Tropical Storm Isabel destroyed or severely damaged thousands of Maryland homes and businesses, government officials said yesterday as the full extent of the storm's toll began to emerge.
More than 3,300 homes were damaged or destroyed in eastern Baltimore County, the state's hardest-hit area. Preliminary damage estimates revealed 326 houses destroyed, 1,633 sustaining major damage and 1,412 more with minor damage.
"In many areas, it's like ground zero," County Executive James T. Smith Jr. said.
Bowleys Quarters lost 210 houses and 632 others had major damage, county officials said. Forty houses were destroyed in Turners Station, with 205 suffering major damage, while Watersedge in Dundalk lost 40 houses and had 60 others with major damage. All 70 marinas in the county - a $225 million-a-year industry - suffered damage, county officials said.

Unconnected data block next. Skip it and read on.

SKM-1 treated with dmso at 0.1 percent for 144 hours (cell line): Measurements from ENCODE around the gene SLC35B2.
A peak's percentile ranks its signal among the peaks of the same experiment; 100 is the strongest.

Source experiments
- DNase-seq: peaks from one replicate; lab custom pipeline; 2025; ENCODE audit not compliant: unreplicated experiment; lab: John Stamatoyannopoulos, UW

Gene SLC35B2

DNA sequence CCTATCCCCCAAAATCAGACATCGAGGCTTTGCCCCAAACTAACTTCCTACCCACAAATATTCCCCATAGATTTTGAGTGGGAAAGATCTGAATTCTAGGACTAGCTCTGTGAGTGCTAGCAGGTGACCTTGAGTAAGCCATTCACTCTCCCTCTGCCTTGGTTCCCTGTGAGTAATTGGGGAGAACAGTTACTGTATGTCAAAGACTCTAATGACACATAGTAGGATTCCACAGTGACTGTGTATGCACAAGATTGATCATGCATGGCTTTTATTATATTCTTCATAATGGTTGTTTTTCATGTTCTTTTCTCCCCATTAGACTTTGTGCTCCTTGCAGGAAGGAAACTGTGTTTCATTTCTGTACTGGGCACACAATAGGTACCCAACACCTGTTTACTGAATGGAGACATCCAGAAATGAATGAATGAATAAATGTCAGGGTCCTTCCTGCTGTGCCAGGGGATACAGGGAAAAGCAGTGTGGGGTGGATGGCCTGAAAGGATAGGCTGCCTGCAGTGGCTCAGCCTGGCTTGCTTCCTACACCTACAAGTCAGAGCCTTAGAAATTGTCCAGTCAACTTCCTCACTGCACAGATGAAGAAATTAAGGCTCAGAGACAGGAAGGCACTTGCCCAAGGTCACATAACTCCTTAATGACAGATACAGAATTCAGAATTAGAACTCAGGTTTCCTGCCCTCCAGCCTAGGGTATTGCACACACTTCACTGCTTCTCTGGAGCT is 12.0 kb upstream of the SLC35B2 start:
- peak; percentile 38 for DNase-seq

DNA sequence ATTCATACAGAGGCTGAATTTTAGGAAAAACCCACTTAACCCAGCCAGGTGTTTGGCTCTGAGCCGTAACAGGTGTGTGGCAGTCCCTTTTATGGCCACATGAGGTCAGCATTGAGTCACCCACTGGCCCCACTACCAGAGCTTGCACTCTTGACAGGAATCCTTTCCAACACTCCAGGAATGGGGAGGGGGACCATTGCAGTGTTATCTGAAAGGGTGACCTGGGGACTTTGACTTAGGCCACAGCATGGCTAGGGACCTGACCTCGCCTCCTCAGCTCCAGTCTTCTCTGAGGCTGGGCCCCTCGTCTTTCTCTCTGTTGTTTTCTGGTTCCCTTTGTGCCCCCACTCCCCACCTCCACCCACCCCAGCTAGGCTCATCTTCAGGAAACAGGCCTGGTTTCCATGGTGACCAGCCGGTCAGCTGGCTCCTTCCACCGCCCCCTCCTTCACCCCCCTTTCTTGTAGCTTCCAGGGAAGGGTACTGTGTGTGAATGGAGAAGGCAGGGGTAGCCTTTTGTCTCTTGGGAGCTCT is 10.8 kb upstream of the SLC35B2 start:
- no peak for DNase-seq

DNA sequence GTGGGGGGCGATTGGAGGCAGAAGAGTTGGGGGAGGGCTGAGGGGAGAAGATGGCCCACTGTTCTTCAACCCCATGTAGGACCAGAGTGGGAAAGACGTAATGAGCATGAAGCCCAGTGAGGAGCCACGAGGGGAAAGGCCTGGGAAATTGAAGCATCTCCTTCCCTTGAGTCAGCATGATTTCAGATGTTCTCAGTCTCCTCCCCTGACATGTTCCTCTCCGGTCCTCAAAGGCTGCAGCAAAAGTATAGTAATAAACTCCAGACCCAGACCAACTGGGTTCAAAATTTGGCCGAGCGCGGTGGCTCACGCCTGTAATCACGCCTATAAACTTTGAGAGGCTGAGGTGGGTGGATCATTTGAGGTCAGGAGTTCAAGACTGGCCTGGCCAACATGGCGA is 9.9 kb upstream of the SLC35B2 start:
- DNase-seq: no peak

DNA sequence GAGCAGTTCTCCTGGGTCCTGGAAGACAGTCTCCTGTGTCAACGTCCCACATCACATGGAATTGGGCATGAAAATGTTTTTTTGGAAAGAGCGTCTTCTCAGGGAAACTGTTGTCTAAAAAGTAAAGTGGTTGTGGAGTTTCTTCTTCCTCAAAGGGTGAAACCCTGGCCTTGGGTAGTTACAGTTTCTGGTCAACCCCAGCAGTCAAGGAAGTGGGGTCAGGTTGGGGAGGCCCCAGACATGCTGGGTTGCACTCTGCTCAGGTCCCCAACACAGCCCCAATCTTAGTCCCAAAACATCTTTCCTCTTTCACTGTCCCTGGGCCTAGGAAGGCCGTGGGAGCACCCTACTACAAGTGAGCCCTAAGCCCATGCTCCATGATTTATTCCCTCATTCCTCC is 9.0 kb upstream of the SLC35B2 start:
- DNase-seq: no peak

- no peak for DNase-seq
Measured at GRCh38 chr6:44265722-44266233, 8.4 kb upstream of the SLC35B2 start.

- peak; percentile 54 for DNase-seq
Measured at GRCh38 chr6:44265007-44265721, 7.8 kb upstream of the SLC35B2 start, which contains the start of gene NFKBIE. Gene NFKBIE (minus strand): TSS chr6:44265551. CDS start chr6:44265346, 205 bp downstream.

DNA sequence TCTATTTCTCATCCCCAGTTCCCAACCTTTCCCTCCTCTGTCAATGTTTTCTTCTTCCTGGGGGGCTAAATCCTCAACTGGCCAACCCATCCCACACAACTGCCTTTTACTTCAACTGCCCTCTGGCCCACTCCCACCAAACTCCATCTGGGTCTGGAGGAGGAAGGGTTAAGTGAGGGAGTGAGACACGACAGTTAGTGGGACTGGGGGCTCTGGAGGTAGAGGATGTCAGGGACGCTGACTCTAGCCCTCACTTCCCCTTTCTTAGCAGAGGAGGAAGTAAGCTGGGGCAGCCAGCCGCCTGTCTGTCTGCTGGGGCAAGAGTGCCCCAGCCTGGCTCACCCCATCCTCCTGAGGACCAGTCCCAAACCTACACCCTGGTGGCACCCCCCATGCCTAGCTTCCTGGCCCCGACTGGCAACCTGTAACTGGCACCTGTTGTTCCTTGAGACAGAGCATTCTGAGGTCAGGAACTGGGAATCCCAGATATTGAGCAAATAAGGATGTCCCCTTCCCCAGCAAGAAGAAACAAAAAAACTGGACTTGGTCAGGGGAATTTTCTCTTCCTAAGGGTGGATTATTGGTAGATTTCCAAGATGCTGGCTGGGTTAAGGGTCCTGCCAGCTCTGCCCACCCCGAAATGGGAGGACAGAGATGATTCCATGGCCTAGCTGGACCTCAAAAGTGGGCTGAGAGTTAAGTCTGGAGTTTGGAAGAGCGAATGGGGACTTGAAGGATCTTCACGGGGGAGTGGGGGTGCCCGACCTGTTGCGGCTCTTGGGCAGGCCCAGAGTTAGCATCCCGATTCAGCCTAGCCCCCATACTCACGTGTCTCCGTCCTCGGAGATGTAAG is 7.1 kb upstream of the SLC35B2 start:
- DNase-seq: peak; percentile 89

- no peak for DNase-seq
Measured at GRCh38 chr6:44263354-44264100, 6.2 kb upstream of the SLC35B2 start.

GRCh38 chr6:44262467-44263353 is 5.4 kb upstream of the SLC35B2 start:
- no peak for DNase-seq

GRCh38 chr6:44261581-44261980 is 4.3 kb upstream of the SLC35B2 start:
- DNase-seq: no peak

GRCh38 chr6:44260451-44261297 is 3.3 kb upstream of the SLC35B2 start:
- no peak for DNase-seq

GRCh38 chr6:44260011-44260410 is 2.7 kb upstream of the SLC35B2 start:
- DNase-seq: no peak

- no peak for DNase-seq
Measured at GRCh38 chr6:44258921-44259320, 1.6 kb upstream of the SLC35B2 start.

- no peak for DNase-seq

Anne Arundel County officials reported at least 72 homes had collapsed and 600 other homes were left uninhabitable because of flood damage. In North Beach, just south of the Anne Arundel line in Calvert County, town officials said as many as 10 bayfront homes might have to be demolished.
And on the Eastern Shore, Rock Hall in Kent County reported severe damage to more than 100 houses and half the town's 52 guest rooms in waterfront motels and inns. The storm left the town's well-known seafood restaurant, Waterman's Crabhouse, which was also the town's biggest employer, wrapped in yellow police tape, its building's decks and docks a likely total loss. And the damage wasn't restricted to coastal homes and businesses. As many as 130 residents living as far as three-quarters of a mile inland had to be rescued by boat, Mayor Jay Jacobs said.